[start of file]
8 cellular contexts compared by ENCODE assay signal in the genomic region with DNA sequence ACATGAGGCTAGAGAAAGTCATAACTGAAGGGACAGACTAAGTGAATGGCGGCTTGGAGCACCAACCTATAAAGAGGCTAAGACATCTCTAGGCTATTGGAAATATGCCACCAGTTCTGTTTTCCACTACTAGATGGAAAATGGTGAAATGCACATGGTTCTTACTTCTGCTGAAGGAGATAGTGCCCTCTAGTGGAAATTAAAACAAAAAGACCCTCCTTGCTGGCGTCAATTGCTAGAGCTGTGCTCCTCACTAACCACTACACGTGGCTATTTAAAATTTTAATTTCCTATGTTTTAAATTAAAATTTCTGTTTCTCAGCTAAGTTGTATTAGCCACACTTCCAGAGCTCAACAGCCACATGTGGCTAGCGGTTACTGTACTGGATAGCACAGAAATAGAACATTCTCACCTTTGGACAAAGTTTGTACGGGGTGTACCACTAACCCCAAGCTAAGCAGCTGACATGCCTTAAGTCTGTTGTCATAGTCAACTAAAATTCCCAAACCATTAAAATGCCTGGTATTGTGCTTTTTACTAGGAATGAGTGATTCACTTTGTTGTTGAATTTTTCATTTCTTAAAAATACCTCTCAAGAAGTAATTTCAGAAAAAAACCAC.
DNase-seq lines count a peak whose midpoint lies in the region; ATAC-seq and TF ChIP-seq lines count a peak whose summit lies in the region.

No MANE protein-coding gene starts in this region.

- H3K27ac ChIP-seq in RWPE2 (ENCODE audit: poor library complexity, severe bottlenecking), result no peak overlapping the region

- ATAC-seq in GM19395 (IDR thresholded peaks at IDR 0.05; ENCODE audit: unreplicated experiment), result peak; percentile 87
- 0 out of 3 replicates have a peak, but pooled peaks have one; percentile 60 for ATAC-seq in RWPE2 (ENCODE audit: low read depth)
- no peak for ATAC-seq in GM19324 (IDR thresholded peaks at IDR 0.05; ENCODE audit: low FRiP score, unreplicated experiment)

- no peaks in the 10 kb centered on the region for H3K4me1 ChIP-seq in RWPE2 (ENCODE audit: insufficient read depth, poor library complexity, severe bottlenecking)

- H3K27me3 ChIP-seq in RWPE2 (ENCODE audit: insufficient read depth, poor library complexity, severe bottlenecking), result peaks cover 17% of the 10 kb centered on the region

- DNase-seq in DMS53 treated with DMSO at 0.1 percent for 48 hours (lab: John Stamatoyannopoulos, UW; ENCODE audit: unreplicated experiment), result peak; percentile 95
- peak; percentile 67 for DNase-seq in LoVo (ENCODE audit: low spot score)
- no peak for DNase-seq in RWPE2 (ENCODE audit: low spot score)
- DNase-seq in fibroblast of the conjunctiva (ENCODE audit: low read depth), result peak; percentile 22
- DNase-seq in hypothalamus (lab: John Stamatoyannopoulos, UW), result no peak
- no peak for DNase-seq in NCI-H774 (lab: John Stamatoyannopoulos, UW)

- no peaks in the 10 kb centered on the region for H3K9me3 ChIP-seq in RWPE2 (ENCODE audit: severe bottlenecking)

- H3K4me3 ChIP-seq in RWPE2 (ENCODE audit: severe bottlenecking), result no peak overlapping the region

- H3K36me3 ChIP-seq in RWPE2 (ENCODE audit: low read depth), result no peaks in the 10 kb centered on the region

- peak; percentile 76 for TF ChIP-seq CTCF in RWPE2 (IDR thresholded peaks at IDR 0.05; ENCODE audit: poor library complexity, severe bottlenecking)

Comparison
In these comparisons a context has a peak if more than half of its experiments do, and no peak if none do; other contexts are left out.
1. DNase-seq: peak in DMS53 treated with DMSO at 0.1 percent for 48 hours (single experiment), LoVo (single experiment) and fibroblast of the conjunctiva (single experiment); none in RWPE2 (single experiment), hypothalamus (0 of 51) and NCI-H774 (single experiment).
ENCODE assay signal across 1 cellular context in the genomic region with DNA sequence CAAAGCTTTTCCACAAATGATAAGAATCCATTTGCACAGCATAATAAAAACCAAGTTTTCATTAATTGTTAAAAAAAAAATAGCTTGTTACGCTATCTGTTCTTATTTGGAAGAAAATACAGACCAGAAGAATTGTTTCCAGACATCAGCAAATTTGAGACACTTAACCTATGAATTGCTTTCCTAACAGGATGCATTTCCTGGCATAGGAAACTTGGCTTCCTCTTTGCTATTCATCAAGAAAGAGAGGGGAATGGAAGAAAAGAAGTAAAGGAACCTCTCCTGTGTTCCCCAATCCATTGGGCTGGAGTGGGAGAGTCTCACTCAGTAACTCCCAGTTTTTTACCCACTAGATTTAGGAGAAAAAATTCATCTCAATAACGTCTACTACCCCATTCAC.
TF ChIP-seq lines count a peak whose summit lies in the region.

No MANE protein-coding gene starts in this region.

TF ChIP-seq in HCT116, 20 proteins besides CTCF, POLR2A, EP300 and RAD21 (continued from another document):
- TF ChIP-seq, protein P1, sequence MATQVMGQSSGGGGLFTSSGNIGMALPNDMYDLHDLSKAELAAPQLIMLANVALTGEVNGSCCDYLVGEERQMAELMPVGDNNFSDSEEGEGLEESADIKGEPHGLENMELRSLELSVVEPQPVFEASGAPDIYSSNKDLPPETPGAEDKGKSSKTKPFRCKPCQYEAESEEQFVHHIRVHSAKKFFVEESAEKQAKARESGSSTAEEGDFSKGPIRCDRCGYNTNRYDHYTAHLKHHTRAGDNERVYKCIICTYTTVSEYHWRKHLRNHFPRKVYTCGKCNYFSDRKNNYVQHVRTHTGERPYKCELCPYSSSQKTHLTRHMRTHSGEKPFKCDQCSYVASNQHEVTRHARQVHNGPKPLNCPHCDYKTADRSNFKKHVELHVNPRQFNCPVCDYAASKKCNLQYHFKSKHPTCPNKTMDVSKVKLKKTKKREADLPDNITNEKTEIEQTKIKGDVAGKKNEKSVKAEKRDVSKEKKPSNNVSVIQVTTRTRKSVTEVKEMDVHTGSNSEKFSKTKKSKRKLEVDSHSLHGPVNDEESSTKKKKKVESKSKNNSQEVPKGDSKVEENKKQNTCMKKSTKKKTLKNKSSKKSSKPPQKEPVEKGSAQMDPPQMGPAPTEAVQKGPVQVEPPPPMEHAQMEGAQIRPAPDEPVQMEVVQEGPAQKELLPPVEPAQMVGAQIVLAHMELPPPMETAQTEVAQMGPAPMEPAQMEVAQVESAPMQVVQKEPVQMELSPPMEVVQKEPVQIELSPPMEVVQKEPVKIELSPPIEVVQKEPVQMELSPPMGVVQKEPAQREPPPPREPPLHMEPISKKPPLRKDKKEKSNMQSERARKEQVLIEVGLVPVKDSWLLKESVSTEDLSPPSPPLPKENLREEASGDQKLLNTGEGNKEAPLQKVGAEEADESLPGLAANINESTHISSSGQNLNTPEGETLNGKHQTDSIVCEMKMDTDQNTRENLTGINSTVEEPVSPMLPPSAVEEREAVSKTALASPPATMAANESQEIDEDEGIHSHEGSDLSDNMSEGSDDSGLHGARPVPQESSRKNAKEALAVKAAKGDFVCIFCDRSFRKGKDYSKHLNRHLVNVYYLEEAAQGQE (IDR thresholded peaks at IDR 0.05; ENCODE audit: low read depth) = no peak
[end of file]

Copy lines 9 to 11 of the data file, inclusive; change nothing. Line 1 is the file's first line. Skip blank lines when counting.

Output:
- H3K27me3 ChIP-seq in RWPE2 (ENCODE audit: insufficient read depth, poor library complexity, severe bottlenecking), result peaks cover 17% of the 10 kb centered on the region

- DNase-seq in DMS53 treated with DMSO at 0.1 percent for 48 hours (lab: John Stamatoyannopoulos, UW; ENCODE audit: unreplicated experiment), result peak; percentile 95
- peak; percentile 67 for DNase-seq in LoVo (ENCODE audit: low spot score)